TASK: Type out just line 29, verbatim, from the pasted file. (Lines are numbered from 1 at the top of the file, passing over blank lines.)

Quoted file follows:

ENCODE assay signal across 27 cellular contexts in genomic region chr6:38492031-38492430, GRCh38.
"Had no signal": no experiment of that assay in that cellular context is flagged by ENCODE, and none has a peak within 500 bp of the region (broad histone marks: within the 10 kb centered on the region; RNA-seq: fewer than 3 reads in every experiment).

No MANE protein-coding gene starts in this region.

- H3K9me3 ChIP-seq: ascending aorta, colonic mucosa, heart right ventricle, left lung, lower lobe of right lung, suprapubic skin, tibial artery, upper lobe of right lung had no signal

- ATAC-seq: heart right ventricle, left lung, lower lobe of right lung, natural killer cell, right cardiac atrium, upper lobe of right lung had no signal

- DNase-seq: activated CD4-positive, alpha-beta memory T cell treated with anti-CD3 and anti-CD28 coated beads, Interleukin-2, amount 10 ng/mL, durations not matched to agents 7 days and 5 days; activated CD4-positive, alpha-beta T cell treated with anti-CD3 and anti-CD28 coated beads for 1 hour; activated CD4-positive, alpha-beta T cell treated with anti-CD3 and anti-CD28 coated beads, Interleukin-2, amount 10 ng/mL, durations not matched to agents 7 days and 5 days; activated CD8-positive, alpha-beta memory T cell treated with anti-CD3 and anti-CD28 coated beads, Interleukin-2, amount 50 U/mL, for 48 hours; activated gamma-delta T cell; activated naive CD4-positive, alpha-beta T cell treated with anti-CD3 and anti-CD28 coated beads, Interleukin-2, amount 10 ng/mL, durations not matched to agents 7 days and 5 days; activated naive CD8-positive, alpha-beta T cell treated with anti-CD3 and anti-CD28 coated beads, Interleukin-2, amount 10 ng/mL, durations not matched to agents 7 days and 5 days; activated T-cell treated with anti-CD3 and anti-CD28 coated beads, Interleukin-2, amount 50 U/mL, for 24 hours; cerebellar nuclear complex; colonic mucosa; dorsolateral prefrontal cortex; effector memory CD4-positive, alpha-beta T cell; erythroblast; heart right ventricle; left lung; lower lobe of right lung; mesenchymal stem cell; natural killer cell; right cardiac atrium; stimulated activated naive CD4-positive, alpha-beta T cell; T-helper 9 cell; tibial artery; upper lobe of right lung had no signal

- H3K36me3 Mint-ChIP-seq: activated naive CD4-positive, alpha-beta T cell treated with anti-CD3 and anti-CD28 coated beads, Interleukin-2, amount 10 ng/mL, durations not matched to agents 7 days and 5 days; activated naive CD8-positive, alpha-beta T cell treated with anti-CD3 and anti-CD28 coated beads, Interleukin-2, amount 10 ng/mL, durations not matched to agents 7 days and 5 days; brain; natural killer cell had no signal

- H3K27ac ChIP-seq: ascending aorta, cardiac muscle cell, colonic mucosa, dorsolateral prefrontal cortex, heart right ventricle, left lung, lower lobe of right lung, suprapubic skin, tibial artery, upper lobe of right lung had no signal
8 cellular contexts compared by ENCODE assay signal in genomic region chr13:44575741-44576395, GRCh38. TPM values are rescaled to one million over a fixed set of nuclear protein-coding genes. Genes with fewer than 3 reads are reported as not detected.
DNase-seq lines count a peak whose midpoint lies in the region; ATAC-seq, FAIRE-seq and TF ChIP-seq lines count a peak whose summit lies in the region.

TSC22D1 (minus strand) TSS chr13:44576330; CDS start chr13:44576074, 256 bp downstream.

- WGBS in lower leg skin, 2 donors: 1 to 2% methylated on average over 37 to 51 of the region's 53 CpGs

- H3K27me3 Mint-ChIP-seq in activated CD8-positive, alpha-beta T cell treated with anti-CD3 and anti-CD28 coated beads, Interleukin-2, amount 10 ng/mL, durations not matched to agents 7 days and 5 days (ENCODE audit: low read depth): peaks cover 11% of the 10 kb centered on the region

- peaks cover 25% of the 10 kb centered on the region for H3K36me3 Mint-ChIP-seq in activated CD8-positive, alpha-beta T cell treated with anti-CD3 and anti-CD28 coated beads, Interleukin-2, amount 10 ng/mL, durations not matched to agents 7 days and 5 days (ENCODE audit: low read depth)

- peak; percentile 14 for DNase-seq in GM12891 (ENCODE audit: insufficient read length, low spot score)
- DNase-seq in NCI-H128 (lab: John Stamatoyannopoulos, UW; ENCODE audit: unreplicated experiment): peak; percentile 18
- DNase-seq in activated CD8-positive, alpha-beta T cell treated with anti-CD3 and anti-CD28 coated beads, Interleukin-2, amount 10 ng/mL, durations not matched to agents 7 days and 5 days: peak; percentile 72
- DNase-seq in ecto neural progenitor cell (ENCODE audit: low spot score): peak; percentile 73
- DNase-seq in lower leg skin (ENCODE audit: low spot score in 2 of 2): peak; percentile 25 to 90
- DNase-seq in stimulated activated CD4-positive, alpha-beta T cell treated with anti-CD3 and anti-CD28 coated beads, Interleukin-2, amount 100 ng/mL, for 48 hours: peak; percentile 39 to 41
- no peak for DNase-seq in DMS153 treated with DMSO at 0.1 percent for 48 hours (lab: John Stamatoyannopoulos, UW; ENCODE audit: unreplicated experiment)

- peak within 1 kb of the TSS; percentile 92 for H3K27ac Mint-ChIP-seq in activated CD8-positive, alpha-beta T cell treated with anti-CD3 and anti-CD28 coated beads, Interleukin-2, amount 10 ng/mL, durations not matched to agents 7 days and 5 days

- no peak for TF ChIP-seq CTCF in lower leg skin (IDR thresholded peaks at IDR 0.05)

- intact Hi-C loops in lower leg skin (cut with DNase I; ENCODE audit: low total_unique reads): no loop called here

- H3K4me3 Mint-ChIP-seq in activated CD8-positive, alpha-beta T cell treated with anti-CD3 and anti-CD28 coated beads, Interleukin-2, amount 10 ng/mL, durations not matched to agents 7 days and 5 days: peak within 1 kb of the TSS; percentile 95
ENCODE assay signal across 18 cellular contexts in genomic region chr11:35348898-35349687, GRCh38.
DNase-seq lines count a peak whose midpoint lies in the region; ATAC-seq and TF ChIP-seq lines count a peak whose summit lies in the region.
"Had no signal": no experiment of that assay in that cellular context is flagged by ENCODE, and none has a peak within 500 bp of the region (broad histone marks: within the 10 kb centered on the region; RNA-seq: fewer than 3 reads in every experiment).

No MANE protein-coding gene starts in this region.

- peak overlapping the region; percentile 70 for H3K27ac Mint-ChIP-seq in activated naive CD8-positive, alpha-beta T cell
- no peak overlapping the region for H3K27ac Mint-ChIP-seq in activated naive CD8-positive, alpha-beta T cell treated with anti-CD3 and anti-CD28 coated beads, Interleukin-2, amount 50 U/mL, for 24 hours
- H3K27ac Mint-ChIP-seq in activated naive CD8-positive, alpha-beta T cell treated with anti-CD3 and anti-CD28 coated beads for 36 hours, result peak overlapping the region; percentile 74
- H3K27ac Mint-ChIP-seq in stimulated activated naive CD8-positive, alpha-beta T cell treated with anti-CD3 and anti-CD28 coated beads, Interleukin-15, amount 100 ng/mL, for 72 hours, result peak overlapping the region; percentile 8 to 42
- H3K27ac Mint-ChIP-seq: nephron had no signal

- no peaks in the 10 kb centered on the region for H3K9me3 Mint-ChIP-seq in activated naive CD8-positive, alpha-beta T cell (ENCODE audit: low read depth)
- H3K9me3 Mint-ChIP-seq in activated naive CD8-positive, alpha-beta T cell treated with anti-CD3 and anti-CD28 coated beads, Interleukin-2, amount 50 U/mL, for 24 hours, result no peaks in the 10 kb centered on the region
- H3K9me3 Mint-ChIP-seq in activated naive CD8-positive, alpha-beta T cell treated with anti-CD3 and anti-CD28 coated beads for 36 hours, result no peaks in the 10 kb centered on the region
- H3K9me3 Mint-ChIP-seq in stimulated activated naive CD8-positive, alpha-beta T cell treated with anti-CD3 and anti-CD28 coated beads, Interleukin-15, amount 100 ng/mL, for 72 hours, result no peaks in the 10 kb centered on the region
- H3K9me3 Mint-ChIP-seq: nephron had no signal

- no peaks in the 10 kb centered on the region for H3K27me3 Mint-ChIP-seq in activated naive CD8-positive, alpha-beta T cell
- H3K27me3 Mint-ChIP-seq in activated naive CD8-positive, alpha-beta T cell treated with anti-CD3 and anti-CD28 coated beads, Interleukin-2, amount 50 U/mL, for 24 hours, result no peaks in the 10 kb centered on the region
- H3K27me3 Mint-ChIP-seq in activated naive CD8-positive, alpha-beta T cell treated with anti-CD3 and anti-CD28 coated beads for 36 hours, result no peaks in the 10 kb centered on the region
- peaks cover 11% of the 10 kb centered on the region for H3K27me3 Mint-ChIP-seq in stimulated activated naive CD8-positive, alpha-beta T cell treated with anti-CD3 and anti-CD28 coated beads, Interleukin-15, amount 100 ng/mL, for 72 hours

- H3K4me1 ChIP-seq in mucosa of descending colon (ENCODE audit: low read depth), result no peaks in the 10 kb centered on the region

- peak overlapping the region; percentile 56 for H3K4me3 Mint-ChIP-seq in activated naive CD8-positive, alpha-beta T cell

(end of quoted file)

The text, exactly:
No MANE protein-coding gene starts in this region.